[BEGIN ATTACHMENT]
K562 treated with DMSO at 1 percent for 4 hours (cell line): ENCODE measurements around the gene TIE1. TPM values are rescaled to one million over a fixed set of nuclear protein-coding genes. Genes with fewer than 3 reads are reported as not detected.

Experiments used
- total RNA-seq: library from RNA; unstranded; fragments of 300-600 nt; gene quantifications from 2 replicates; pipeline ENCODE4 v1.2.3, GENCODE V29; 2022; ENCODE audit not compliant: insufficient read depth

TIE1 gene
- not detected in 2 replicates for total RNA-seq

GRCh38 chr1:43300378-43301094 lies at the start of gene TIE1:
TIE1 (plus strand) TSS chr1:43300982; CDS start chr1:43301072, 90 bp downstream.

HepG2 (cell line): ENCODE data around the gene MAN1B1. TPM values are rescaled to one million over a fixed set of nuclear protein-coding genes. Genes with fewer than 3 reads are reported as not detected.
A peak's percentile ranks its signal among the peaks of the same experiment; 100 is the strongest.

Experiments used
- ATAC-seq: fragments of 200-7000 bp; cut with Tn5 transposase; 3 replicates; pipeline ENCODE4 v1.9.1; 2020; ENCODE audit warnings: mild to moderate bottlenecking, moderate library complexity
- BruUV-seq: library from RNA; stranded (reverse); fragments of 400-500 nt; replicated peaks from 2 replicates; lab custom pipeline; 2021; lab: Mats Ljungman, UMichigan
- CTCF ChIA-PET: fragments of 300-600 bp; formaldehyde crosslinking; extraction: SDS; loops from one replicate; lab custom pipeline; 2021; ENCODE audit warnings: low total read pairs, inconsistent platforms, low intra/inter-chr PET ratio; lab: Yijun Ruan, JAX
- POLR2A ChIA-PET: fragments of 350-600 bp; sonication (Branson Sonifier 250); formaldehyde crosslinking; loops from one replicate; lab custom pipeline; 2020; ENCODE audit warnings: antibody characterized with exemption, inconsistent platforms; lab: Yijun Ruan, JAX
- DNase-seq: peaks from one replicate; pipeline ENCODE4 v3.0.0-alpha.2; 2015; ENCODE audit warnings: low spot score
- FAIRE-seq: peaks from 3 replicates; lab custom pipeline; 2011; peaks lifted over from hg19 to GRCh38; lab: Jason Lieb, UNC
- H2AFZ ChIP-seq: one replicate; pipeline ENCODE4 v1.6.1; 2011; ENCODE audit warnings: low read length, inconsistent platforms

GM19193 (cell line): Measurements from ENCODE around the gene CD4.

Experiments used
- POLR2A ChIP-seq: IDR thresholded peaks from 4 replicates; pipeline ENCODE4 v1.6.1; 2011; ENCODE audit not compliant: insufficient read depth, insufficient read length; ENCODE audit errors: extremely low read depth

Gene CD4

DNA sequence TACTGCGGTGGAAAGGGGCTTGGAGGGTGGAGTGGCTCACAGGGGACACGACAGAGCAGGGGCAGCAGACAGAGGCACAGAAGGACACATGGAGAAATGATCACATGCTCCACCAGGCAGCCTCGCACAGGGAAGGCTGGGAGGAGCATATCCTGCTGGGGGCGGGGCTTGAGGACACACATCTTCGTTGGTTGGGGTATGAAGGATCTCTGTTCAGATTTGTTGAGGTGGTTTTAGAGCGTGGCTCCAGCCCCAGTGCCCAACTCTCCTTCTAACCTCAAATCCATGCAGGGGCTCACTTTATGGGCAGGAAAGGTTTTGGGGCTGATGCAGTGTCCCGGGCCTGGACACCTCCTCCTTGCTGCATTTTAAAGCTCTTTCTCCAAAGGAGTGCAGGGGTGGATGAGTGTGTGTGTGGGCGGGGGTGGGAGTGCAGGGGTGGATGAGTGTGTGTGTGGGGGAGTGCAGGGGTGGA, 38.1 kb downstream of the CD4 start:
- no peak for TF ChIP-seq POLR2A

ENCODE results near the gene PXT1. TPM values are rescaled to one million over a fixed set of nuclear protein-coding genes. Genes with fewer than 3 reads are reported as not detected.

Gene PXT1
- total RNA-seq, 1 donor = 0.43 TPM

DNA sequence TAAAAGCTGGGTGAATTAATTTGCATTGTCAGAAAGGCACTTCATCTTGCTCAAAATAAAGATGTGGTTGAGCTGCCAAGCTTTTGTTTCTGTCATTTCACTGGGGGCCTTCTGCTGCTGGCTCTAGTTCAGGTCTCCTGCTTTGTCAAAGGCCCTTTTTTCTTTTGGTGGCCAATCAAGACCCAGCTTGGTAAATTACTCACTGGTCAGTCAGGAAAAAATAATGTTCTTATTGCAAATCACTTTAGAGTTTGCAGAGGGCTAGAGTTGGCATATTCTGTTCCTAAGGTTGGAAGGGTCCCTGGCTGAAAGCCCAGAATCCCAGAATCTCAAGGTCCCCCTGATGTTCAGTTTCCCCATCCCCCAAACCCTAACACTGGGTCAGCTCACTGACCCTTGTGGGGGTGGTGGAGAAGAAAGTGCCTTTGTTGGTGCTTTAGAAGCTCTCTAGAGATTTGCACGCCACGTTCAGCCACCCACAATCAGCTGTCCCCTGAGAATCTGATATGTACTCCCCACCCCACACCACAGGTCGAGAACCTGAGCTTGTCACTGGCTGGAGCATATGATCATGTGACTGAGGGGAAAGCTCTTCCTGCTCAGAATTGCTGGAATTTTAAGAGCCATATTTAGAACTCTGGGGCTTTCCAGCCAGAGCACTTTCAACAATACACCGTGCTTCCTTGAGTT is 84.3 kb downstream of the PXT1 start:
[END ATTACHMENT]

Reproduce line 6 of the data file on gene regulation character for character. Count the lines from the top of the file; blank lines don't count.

GRCh38 chr1:43300378-43301094 lies at the start of gene TIE1: